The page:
It takes an ENORMOUS amount of work to go from an idea to a company that's in the black and producing. In addition to the idea, there are lots of stars that have to align in order to make that idea a successful reality (funding, team, development, sales, support, etc...) And, though the idea is critical it is very much over-rated, lots of folks believe that the idea is sufficient to the success of an endeavor, and that the implementation and execution are just details (which obviously couldn't be farther from the truth, the execution IS the thing, the idea merely the spark that starts what you hope will be a fire).
Anyone who's been down this road before and realizes the commitment that's required will be rightfully cautious about vetting the opportunity before jumping in. Likely they have other options already and have to weigh your against the others. It's sort of like getting married and posting an add looking for a spouse with a short description of yourself and then expecting someone to say "I do" in response. You may find someone willing, but is that really the person you want?
A great source of co-founders if you're just starting out is folks you work with or have interacted with in your space. These are folks that will understand your idea, know the market and will be able to buy into the concept. Also, you'll have some history with them and ideally a good working relationship (some work chemistry) and you'll have a sense of their expertise and they of yours.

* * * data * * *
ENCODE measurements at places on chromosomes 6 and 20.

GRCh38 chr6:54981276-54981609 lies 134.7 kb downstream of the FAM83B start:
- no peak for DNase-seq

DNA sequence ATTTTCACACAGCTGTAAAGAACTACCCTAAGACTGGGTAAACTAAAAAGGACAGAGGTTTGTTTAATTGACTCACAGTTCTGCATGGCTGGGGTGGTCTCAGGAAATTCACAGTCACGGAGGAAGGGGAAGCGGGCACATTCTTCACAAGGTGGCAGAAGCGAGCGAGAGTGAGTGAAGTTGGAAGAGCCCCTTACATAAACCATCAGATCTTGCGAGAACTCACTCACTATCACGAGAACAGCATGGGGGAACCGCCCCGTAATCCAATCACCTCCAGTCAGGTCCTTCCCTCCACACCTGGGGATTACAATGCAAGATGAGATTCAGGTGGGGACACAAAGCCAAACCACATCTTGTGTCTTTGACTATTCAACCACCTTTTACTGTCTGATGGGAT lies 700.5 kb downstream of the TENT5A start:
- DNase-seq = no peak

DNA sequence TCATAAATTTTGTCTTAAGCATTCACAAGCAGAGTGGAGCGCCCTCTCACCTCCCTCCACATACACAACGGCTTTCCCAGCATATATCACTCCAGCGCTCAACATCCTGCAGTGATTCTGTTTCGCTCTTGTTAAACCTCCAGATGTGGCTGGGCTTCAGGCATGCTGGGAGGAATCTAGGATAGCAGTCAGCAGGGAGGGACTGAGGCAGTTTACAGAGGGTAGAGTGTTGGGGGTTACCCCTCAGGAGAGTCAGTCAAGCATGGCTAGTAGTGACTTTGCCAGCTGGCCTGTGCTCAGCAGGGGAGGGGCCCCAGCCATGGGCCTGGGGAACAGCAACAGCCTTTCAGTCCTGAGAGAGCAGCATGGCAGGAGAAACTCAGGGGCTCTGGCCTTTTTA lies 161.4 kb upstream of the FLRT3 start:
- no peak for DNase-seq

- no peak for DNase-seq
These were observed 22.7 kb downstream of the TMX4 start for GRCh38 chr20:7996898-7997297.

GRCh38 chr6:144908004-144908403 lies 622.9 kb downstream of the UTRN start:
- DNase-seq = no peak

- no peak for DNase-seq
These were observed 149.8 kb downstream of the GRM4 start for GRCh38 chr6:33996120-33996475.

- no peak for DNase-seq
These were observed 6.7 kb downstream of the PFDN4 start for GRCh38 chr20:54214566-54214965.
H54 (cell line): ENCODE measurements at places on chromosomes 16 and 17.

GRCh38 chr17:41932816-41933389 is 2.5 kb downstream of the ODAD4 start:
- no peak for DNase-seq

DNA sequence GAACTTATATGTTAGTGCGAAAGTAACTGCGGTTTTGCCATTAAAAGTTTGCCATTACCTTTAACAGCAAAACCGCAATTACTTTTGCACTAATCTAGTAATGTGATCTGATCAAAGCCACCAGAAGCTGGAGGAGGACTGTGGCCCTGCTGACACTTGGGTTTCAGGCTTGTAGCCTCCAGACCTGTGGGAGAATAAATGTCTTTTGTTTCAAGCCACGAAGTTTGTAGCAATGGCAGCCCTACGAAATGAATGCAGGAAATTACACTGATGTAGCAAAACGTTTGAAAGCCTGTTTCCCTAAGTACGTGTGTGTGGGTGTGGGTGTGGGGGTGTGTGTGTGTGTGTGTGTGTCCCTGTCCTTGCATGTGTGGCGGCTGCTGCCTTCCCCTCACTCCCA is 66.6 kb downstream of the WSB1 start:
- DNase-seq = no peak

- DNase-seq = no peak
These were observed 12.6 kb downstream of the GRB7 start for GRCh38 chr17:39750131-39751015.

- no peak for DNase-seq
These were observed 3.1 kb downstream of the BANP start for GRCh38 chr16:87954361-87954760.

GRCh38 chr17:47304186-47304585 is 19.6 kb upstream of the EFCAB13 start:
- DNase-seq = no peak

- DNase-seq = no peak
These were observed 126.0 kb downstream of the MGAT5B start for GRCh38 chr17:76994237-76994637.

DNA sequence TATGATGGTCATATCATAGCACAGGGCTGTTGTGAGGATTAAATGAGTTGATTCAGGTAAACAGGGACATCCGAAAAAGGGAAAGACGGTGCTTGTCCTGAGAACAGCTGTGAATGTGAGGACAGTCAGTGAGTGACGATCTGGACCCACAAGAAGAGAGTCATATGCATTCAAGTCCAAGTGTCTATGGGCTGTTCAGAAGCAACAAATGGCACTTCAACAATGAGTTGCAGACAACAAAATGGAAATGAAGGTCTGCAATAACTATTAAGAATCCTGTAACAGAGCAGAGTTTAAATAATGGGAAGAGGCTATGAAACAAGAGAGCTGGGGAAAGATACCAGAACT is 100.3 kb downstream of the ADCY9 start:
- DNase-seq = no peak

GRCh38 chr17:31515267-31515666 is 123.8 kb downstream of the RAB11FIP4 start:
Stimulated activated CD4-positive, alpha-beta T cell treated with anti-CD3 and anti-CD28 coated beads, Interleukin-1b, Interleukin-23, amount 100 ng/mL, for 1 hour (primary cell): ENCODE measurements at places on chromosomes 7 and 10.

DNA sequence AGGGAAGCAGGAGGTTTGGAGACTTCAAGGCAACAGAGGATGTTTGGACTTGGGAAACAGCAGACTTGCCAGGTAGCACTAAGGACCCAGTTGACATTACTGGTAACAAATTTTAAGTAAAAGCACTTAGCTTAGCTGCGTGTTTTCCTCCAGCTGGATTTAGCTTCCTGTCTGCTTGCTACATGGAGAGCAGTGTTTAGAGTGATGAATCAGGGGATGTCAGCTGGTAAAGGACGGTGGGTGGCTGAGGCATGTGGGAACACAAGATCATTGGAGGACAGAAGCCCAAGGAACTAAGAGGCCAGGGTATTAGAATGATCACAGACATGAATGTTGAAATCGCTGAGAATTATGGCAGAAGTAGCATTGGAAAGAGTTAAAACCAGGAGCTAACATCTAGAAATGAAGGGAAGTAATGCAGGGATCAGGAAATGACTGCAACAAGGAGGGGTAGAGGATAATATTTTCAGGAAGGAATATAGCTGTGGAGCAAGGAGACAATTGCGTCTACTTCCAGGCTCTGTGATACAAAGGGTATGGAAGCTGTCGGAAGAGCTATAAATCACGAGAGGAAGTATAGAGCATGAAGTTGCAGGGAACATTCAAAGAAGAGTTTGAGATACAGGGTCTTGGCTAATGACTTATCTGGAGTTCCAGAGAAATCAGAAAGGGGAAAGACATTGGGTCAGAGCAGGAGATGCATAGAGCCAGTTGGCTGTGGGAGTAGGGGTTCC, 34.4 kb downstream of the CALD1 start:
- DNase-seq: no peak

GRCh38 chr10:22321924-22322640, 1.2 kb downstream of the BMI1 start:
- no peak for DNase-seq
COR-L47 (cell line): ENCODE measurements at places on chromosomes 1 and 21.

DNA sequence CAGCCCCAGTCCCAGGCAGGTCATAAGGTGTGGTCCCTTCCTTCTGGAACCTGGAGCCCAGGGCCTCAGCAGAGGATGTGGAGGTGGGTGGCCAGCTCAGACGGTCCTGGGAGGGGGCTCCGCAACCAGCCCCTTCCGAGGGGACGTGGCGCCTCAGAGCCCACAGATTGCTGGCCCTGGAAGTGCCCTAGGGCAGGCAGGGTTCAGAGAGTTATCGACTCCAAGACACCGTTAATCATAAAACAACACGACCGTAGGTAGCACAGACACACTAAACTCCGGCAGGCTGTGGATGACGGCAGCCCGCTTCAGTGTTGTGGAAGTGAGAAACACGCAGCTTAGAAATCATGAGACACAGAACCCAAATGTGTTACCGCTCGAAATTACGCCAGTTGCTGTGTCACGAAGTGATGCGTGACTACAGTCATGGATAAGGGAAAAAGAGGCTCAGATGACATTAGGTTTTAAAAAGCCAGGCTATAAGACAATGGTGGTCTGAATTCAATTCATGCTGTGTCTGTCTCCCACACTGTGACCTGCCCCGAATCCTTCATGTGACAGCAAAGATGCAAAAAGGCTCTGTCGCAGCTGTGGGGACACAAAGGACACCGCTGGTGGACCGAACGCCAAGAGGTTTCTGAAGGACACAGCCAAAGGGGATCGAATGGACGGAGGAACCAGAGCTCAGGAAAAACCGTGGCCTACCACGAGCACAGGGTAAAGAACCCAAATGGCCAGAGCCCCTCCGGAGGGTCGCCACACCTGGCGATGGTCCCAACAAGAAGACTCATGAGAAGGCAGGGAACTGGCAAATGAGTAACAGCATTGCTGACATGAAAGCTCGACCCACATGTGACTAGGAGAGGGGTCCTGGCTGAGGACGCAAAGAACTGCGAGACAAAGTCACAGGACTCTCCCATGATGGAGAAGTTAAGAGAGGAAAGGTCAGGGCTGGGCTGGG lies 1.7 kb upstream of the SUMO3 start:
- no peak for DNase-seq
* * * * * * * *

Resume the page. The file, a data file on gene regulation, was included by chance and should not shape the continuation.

I’ve been frustrated by the same issue in the past. What I learned over the course of sharing my idea with many people is that it needed to transition from abstraction into something visible. What I mean by that is there are multiple ways to make an idea intelligible to others so they grasp it beyond whatever words you use to articulate it over coffee. I recommend you do the following, if you haven’t already:
Create a slide-deck (5 to 10 slides) that provides a simple story in visual form for how customers are going to engage your product. You have to be your own creative advertiser and piece together whatever you can to spark that “oh, I see” reaction in potential co-founders.
If your idea is software related, creating simple wire-frames and UI goes a LONG, LONG way. You can do this using PowerPoint, Google Slides, or a prototyping service such as proto.io or prototyping on paper. Exhibiting the step-by-step UI process shows a potential co-founder the logic behind your thought process and also makes your idea a little more “real”.
Fill out various business-plan templates such as the Business Model Canvas, a Value Proposition Canvas, a SWOT analysis, etc. and show them to the people with whom you are interested in collaborating. Even if you can’t complete every field, doing what you can shows that you are filtering your idea through various strategies.
When you go through each of these processes, you will likely find that your idea can change a little here, a little there. That’s what visualization does, it gives your idea clarity, not just for others, but for yourself as well. In short, people need to SEE your idea, not just HEAR it.